It’s Ok to Not be Ok - Being Honest About Depression

Recently, Haley Epstein, a very close friend of the family, came home from her freshman year at college to speak at her high school suicide prevention assembly. Haley talked about her experience with anxiety and pointed out that what people see on the outside isn’t always a reflection of how she feels inside. That is all too common in people who suffer from anxiety and depression and the reason why it often goes undiagnosed. Haley was open, candid and encouraged others to start the conversation, reminding everyone that It’s Ok to Not be Ok.

Haley's story

Haley posted the video of her speech online to spread awareness and help others. The video was viewed and shared thousands of times. It was an honest, heartfelt, and inspiring speech, but the well-intended comments that people posted using words like courage, brave, and strong hit a vulnerable spot in me. As someone who has struggled with depression for 30 years, I’ve been in many similar situations throughout my life and could only imagine how Haley may have been feeling.

What does it mean to be strong and brave?

While hearing these wonderful words can be healing and moving, they can also add fuel to the fire of self-doubt that depression and anxiety provoke. And therefore, the message of It’s Ok to NOT be Ok becomes buried in a self-fulfilling prophecy of what society thinks being strong, brave, and courageous should look like.

What does it look like? What does it mean to be strong and brave? What makes me different than someone who is weak? Why is it bad to be weak? Are weak and vulnerable synonymous? I don’t consider myself strong so I think about this a lot.

Conquering my fears

I have not been able to work through adversity in my life because of strength; it actually is because of fear! The fear of living my life without my dad at age 13 and the fear of how I would survive after my mom died when I was 28. The fear of being diagnosed with the same disease that I watched kill both of my parents. The fear of my kids losing a parent like I did and the fear of them developing lung cancer. The fear of not being able to mentally and emotionally sustain the ‘strength’ that others see in me. I had a lot of fears, and they are what drove me, not strength.

Advocacy has given me some control over my fears. I say that no amount of therapy could have helped me work through my losses and my lung cancer diagnosis like my advocacy work has. I actually think that the advocacy work may have been a survival instinct because no amount of good or sense of accomplishment or making a difference can diminish depression. It’s real, scary, lonely and can sometimes be debilitating.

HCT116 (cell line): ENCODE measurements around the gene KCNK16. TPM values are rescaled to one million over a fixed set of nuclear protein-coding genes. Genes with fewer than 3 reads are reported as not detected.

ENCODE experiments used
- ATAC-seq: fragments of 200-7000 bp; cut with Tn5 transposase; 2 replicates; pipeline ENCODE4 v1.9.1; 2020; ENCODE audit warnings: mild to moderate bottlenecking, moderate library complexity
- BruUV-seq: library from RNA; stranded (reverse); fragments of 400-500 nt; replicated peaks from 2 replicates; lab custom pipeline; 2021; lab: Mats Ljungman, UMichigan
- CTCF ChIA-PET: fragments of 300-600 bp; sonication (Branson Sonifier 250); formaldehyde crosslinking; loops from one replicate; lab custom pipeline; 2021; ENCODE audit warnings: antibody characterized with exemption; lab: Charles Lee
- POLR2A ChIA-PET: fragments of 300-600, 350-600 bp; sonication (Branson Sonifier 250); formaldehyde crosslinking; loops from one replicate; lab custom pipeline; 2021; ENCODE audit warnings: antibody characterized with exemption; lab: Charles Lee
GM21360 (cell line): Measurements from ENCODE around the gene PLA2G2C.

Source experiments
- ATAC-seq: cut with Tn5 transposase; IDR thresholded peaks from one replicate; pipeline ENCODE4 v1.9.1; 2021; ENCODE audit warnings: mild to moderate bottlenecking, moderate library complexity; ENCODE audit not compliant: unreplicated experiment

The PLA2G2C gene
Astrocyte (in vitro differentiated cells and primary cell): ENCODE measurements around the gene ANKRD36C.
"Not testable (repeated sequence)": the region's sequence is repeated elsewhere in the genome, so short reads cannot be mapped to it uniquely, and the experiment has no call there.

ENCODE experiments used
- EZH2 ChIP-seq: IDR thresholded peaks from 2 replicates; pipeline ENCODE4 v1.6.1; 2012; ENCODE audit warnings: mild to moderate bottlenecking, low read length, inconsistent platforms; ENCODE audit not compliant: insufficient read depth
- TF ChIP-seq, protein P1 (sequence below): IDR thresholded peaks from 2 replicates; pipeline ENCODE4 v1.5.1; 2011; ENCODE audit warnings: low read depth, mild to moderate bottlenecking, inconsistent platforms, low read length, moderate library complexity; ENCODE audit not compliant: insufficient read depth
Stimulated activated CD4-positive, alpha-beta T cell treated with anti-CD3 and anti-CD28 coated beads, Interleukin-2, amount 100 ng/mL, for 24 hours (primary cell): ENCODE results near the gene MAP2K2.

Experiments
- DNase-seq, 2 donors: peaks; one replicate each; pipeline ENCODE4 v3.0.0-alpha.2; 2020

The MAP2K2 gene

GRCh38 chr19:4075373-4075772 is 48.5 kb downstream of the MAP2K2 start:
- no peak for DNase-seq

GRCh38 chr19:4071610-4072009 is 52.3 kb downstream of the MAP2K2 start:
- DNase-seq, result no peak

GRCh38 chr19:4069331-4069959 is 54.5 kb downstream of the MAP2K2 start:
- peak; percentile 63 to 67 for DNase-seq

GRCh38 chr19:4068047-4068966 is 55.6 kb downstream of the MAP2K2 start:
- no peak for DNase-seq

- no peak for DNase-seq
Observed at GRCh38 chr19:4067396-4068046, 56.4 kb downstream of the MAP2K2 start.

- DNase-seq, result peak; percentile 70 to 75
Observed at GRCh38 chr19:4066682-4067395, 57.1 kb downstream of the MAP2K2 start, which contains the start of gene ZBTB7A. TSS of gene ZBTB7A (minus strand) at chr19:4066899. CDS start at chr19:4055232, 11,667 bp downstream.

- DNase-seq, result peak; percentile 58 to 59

Starting my honest conversation

I’m really good at putting on a face, but Haley has inspired me to start the conversation and be honest. Here it goes...Some days I’m completely fine and others I don’t want to get out of bed, shower or talk to anyone. Some days I have the energy to take on the world, and others I just want to hide from the world. Some days I’m optimistic and others I beat myself up and feel worthless. If only it was as simple as snapping out of it...I hate the negative feelings and wouldn’t wish them upon my worst enemy. I know I’m not the only lung cancer patient who struggles with depression.

I talk a lot about Hope in lung cancer and focusing on silver linings, which are all very real, but so is the pervasive unwanted guest that so many of us live with. I’ve learned how to get through the dark times, but only with medication and coping mechanisms I’ve learned over the years. For me, the best coping mechanism has been finding a purpose and meaning in tragedy -- a positive response to the physical and emotional marks lung cancer has left on my body.

Finding your voice

Depression, like lung cancer, is still so misunderstood because only those who live it can understand the daily struggle. Thank you, Haley, for reminding me that It's Ok to NOT be Ok!  Here is the link to Haley’s video. Hopefully, it will inspire others and allow more people to accept how they feel, start the conversation, and get help if they need it.

Read Part I, It’s Ok to Not be Ok - Depression and Lung Cancer, here.

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This article represents the opinions, thoughts, and experiences of the author; none of this content has been paid for by any advertiser. The team does not recommend or endorse any products or treatments discussed herein. Learn more about how we maintain editorial integrity here.

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